XCOM 2 Review, Part 2: Global Guerrilla Warfare

Thursday, February 11, 2016

In the first part of my review I covered XCOM 2's combat system at length. From the frantic pace of timed missions, the deadly new enemies, to the sweet, sweet sugar that is a well coordinated ambush, I found every aspect rewarding and appropriately merciless. XCOM 2's combat feels even more a natural evolution of the series than its 2012 predecessor. As we've covered that aspect in depth, I'd like to turn my attention to the greater campaign. There are a number of new mechanics within the base-building and income management side that significantly impact the experience and it would be unfair to leave them out.

The first thing you did in the original XCOM campaign was select a location for your base. You could place it anywhere on the globe and can even build more than one base to increase your global effectiveness. It was a real test of your ability to multitask and trying to manage more than 3 bases was a real nightmare at times. Even more stressful, the aliens could locate and attack your bases, forcing you to confront the fact that you probably hadn't equipped the poor souls at base #3 very well. The 2012 reboot simplified this mechanic, allowing you to only build one base in a few generalized regions, each one providing a different buff.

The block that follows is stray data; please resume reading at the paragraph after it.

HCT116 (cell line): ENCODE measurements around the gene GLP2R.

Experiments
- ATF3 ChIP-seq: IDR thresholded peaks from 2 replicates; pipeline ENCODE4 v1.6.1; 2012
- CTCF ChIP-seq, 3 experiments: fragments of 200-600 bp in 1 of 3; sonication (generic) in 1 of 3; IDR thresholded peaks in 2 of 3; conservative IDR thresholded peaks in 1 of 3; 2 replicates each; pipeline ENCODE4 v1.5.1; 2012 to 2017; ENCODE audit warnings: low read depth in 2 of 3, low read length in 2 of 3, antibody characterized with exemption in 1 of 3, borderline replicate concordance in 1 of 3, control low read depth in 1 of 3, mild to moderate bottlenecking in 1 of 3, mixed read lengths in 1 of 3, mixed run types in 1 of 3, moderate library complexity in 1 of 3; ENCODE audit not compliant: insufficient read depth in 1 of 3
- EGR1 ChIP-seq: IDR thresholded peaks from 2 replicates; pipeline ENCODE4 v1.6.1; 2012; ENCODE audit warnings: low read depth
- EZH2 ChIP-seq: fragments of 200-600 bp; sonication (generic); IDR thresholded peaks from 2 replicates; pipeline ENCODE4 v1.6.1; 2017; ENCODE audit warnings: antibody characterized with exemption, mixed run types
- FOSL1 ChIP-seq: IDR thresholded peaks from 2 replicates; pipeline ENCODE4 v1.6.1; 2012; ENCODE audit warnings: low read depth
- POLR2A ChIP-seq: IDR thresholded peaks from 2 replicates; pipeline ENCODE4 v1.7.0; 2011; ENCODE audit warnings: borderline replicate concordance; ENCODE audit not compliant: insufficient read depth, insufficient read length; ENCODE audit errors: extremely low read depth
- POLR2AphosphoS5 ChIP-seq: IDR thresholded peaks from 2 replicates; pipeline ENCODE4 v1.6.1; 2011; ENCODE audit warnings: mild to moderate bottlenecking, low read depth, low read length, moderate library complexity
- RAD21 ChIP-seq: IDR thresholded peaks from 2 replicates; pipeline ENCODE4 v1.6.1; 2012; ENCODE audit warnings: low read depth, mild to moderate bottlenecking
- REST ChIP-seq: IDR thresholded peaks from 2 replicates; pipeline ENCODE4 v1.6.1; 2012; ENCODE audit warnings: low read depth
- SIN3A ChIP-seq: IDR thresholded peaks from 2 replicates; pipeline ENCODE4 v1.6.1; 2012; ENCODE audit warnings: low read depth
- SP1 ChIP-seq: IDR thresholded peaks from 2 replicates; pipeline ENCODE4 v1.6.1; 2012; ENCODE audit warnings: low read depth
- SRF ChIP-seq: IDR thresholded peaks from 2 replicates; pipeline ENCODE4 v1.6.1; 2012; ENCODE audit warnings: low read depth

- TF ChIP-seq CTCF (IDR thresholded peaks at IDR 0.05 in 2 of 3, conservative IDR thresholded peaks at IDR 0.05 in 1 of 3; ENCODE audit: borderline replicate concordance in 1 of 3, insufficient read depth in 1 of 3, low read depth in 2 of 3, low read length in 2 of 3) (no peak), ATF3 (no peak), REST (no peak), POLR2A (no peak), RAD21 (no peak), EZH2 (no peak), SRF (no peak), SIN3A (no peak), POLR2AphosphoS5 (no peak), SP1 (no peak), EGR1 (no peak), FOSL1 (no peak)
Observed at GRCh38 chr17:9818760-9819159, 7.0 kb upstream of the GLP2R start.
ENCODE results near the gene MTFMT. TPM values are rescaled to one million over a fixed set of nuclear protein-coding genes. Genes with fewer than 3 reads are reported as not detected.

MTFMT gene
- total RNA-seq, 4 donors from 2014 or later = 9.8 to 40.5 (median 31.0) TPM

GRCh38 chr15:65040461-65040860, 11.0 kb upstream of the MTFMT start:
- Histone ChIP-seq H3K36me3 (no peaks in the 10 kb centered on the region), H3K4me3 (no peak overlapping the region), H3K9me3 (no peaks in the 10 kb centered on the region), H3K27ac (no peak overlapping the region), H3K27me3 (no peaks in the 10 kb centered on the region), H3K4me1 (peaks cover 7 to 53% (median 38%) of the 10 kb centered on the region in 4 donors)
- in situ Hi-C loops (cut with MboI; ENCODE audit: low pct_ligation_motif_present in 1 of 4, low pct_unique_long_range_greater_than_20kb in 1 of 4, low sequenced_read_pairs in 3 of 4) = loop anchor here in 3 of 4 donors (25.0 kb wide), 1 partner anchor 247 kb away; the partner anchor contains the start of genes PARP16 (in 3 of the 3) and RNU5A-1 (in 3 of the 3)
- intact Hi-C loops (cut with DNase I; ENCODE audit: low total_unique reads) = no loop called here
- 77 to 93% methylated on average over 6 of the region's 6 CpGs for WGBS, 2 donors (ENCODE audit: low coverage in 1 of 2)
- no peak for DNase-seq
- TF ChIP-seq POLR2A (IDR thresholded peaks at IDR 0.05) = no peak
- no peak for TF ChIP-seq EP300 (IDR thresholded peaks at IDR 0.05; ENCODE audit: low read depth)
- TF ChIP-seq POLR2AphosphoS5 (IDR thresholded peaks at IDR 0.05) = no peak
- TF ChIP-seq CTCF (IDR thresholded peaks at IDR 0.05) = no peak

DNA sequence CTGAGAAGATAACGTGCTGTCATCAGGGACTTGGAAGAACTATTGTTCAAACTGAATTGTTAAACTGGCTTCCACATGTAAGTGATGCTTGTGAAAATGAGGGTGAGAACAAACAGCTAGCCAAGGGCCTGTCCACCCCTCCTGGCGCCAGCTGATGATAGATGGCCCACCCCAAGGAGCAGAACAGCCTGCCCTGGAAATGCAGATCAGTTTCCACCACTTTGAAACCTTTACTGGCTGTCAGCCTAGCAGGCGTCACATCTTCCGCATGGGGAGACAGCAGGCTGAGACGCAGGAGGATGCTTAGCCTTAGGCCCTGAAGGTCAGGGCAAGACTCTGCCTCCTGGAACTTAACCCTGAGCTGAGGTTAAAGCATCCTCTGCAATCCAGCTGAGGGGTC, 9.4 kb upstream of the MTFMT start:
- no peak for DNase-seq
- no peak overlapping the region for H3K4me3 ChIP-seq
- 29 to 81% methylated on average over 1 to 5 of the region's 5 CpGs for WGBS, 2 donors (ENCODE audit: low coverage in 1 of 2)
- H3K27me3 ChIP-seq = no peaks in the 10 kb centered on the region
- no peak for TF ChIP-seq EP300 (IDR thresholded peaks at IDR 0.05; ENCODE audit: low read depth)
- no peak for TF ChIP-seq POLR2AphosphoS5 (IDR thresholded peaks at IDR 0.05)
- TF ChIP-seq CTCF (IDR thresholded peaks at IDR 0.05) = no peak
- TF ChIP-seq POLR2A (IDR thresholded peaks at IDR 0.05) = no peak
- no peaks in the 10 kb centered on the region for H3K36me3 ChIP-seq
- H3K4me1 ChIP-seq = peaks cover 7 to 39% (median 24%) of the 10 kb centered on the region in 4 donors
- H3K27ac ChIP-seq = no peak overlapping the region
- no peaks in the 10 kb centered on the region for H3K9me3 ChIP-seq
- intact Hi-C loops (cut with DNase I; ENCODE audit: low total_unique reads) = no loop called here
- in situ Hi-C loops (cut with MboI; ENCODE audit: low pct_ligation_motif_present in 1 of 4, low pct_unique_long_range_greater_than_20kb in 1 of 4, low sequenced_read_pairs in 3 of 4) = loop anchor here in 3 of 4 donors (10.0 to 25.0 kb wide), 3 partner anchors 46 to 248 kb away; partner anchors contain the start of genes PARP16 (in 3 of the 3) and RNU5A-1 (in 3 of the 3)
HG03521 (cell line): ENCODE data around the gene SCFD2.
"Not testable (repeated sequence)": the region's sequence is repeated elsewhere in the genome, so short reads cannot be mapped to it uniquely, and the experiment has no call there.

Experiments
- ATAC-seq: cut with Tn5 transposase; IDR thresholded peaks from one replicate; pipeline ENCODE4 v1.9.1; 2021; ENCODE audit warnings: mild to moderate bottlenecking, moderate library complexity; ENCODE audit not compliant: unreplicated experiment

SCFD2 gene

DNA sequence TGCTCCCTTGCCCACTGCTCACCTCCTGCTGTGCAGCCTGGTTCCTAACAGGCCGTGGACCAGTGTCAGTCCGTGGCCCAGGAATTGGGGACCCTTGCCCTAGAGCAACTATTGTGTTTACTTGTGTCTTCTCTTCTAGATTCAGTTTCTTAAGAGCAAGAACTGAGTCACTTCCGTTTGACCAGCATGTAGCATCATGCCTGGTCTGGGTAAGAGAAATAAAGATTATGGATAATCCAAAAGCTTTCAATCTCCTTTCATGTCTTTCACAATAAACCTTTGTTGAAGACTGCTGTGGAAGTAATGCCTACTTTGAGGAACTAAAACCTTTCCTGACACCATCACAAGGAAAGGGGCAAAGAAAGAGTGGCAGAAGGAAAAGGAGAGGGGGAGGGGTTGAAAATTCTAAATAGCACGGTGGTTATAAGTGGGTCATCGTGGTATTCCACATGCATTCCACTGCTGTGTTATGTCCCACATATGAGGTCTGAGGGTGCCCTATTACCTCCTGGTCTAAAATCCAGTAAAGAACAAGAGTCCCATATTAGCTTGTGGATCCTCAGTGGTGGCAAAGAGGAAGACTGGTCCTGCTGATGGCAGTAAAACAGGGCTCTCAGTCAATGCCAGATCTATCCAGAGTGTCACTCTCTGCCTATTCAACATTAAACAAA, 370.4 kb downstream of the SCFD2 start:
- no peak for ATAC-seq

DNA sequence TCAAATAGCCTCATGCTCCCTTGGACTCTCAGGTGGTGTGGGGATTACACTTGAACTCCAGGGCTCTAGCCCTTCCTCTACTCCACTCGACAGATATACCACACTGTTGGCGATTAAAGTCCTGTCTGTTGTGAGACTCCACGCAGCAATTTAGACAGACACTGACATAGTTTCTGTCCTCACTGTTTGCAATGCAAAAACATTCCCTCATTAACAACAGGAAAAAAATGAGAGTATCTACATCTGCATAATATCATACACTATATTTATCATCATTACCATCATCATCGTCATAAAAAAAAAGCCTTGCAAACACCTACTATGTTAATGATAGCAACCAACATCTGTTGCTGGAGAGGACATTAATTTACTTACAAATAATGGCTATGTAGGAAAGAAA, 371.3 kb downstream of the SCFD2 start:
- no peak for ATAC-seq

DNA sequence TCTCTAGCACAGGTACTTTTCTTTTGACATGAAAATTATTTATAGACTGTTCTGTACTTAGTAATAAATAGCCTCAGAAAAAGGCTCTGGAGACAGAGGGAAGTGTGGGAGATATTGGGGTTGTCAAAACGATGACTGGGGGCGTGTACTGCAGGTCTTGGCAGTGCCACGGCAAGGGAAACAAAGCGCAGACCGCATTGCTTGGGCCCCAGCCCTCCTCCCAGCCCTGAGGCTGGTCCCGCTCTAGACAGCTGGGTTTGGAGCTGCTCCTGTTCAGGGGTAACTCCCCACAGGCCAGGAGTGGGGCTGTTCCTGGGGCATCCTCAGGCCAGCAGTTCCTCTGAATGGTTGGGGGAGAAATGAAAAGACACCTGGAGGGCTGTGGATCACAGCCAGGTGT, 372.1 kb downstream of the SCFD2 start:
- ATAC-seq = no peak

XCOM 2 says goodbye to the old ways entirely. You are instead introduced to the Avenger, an enormous, jury rigged alien ship that serves as your mobile base. within it, you are able to build the usual suite of facilities, but only after clearing out cluttered and non-functioning alien machinery. The regions on the globe represent the scattered resistance which you are tasked with uniting. Tying them together isn't as easy as just travelling to the area though. You'll need to build comms facilities to facilitate the disparate groups and manage your relationships with each region by completing missions in each one, all while scanning for supply drops, gathering scattered intelligence, trading resources on the black market, disrupting alien operations and avoiding detection by alien interceptors.
A glimpse of the campaign map. Managing to contact and maintain each of these regions is incredibly difficult.